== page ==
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Digital Mapping Techniques '03 — Workshop Proceedings
U.S. Geological Survey Open-File Report 03–471

Preservation of Geoscience Data and Collections

By Linda R. Musser

Fletcher L. Byrom Earth and Mineral Sciences Library, Pennsylvania State University, 105 Deike Building, University Park PA 16802
Telephone (814) 863-7073; fax (814) 865-1379; email Lrm4@psu.edu

DATA AND COLLECTIONS IN PERIL

Every day, geoscience data and collections are in peril of being lost through deterioration, lack of space, loss of equipment to read the data, or lack or loss of documentation or metadata. The sheer volume of geoscience data and collections are daunting (table 1). A 1997 survey by the American Geological Institute (AGI) identified those data and collections available to be transferred to a repository if one were available (table 2). Unfortunately, few state geological surveys have space available to accept these materials.

Table 1. Minimum estimates of the volume of geoscience data and collections in the United States (National Research Council, 2002).
Collections
Units
Total
Core (ice)
Tubes
14,500
Core (rock/sediment)
Boxes
8,015,715
Cuttings
Boxes
10,402,000
Thin sections
Slides
647,000
Washed residues
180,000
Other well record
2,045,000
Fossils
Specimens
122,935,000
Minerals/rocks
Specimens
828,000
Data
Seismic (2-d)
Line-miles
357,020,300
Seismic (3-d)
Square miles
249,849
Velocity surveys
Paper/digital
87,500
Well logs Paper/film/tape/digital 46,021,700
Scout tickets Paper//film 21,960,350
Geochemical analyses Paper 1,750,000
 
Table 2. Volume of geoscience data and collections available to be transferred to a repository (National Research Council, 2002).
Data source
Volume available
Cores
10,000,000 feet
Cuttings
2,500,000 boxes
Thin sections
30,000 slides
Seismic data (paper, film and digital)
102,500,000 line-miles or films
Related data
25,000 velocity surveys
Well logs (paper, fiche and digital)
7,100,000 logs, cards, or tapes
Scout tickets
2,500,000 paper and fiche
Geochemical analyses
50,000 paper

In 2001, the National Research Council formed a committee to investigate this issue and recommend solutions. Specifically, the Committee on the Preservation of Geoscience Data and Collections was asked to:

In addition to documenting the extent and nature of the problem, the committee identified factors that led to the loss of geoscience data and collections. These included:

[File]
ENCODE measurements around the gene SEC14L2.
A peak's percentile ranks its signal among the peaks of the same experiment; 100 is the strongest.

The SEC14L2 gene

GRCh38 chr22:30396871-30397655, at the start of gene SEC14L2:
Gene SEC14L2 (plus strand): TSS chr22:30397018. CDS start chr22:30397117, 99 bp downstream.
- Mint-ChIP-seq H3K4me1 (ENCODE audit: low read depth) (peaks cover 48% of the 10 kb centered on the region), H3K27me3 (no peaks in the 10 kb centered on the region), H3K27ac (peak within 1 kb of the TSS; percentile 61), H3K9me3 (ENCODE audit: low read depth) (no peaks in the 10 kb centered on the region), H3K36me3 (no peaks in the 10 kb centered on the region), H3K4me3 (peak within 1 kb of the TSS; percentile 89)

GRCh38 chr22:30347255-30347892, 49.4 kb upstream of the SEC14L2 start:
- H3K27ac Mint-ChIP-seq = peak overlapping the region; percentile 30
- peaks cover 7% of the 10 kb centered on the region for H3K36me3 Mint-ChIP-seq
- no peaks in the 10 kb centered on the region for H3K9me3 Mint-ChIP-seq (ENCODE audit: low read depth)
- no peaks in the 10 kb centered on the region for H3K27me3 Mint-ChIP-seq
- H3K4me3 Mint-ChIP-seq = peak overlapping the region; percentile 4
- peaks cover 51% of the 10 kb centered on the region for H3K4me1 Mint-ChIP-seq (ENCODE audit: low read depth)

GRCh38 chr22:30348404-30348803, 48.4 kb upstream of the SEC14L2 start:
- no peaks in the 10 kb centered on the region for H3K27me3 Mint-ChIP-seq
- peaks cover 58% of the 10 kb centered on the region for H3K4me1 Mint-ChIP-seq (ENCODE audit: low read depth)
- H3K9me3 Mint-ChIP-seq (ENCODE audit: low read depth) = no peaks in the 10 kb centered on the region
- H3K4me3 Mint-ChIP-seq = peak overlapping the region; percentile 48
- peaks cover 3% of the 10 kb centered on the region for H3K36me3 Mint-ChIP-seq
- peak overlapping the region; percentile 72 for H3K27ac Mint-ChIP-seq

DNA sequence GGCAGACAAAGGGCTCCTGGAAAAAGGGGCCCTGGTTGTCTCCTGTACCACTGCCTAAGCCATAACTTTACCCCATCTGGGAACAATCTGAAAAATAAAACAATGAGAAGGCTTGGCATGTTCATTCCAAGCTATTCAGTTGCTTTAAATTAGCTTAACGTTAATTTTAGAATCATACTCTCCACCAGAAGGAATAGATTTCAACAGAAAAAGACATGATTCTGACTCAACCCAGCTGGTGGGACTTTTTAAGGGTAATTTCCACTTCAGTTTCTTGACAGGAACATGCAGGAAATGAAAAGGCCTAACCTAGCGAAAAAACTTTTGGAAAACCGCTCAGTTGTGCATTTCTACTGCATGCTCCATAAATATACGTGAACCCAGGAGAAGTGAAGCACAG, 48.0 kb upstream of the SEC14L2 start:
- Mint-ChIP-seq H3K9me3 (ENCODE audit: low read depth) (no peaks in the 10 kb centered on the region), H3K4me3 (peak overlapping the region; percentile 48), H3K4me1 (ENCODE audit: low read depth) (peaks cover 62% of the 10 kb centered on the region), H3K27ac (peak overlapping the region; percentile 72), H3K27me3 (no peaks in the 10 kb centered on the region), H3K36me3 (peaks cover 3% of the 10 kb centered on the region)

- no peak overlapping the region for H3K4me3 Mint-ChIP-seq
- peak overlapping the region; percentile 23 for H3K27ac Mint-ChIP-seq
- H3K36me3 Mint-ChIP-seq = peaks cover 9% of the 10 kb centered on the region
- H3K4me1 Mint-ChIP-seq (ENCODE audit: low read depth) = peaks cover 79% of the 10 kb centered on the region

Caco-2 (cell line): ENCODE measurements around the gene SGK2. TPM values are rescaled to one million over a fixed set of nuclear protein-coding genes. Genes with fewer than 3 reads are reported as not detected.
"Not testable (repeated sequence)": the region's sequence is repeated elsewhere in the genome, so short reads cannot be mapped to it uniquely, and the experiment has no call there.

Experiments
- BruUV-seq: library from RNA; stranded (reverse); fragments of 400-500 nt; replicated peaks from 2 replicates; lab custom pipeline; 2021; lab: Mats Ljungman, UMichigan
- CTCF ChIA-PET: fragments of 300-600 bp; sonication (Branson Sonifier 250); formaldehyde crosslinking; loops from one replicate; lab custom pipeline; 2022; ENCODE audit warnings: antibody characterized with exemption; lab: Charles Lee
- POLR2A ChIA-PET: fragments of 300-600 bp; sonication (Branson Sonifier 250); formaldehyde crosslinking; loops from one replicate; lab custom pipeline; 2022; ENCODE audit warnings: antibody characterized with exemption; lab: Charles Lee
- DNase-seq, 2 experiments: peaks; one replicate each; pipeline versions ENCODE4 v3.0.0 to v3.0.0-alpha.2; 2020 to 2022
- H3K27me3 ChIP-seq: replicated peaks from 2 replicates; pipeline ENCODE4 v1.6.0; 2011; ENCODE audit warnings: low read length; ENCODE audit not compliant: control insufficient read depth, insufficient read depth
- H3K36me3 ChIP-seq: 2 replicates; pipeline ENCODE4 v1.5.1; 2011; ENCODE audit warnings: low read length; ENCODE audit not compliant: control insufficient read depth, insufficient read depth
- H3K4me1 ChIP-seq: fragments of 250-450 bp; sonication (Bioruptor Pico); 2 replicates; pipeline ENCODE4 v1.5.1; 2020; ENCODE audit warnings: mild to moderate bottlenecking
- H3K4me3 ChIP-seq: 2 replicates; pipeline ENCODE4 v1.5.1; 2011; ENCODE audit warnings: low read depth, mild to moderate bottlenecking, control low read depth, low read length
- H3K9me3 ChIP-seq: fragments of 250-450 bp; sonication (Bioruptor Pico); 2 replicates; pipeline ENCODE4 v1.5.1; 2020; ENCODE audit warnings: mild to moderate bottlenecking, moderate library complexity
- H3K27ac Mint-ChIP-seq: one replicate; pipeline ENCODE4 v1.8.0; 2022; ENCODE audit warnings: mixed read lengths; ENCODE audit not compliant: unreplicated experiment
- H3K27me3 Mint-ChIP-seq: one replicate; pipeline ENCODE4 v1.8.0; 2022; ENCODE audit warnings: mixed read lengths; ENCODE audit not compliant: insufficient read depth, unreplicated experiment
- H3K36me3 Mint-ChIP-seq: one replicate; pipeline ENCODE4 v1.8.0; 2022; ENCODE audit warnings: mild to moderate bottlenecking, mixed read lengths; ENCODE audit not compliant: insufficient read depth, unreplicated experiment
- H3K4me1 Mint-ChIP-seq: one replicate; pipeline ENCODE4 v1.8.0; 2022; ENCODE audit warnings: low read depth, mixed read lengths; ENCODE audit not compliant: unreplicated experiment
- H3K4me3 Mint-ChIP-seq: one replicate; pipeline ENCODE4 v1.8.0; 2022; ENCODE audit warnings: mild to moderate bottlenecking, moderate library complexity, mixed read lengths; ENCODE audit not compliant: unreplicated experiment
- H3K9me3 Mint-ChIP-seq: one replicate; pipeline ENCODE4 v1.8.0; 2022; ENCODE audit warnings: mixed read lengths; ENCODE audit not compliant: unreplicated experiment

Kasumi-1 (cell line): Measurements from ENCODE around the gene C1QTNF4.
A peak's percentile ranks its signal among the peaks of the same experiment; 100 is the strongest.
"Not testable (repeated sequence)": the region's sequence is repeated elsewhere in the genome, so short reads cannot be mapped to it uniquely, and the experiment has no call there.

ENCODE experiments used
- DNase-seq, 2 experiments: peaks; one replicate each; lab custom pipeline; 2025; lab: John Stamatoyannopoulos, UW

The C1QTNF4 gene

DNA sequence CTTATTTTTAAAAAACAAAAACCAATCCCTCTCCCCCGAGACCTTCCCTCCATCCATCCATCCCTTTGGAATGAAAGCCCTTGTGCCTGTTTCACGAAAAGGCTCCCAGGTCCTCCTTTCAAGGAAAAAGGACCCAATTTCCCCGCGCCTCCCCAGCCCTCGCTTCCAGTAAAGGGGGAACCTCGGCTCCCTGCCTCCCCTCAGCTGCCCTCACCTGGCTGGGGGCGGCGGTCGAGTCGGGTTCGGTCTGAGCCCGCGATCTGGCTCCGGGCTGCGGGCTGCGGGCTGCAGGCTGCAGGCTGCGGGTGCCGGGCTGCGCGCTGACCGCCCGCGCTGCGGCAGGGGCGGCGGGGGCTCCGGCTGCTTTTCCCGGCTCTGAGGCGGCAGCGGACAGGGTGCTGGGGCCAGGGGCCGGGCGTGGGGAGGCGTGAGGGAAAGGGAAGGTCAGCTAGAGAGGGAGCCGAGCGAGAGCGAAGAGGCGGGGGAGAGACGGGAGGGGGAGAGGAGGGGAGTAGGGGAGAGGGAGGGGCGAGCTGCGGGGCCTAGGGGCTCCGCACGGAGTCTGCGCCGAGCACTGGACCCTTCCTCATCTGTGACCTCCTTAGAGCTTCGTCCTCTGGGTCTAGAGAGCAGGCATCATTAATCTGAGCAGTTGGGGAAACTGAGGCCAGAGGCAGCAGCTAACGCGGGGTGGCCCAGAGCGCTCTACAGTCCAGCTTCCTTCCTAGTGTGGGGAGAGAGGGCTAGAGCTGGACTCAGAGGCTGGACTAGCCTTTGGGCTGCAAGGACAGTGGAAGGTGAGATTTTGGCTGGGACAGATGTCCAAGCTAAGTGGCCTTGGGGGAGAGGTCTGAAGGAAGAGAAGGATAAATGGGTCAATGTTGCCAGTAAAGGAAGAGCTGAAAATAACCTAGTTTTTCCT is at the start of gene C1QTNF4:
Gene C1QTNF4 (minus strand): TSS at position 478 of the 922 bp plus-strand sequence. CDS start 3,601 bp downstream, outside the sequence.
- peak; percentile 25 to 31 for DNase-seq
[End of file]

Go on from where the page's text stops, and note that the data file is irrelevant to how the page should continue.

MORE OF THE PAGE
The committee recommended that priority for preservation should be placed on geoscience data and collections that are in danger of being lost (National Research Council, 2002). The highest priority should be given to those data and collections that are well documented and impossible or extremely difficult to replace. In addition to establishing priorities, the committee developed recommendations regarding storage, curation, cataloging and indexing, access, and discovery and outreach of geoscience data and collections.

The Committee’s report reinforced the need for adequate space and funding to preserve geoscience data and collections through a combination of new space, support for existing repositories, and the creation of partnerships and consortia among repositories. Regarding curation, cataloging, and indexing, the Committee emphasized the need for more support for these value-added activities and recommended that methods be developed within the scientific community to recognize outstanding contributions to curation, cataloging, and indexing of geoscience data and collections. Recommendations related to access, discovery, and outreach activities included more funding to make indexes available via the Internet and promoting recognition of the value of geoscience data and collections via citation.

Since publication of the committee’s report there has been progress on several of the recommendations. A task force has been formed to promote the citation of geoscience data and collections by the geoscience community. The energy bill, currently before Congress, requests $30 million per year for 5 years for the USGS to distribute to state surveys for preservation efforts. Efforts are ongoing in the private sector and via the AGI Foundation to raise funds for preservation, and a group has been formed to act as a national advisory board on preservation of geoscience data and collections.

GOOD PRESERVATION PRACTICES

Hopefully, these initiatives will prove successful and more funding and space will become available to support preservation and archiving activities. In the meantime, it is important to take steps now to preserve geoscience data and collections. Be aware of existing guidelines, or staff in your organization who may assist you in your efforts.

For example, are there existing records management guidelines that cover your data? Have you consulted with the state archives staff regarding assistance they may be able to provide to your agency? Are there policies or guidelines developed by others that would be useful? The resources and guides developed by the International Council on Archives, the Archaeology Data Service , and the Council on Library and Information Resources offer good advice and examples. Some tips for handling digital collections include:

SUGGESTED REFERENCES

Archaeology Data Service, 2003, Guides to Good Practice. http://ads.ahds.ac.uk/project/goodguides/g2gp.html.

Council on Library and Information Resources, 2004, CLIR Reports. http://www.clir.org/pubs/reports/reports.html.

International Council on Archives, 1997, Guide for Managing Electronic Records from an Archival Perspective. http://www.ica.org/biblio/guide_eng.html.

National Research Council, Committee on the Preservation of Geoscience Data and Collections, 2002, Geoscience Data and Collections — National Resources in Peril: Washington, DC, National Academy Press, 107 p., http://www.nap.edu/catalog/10348.html.


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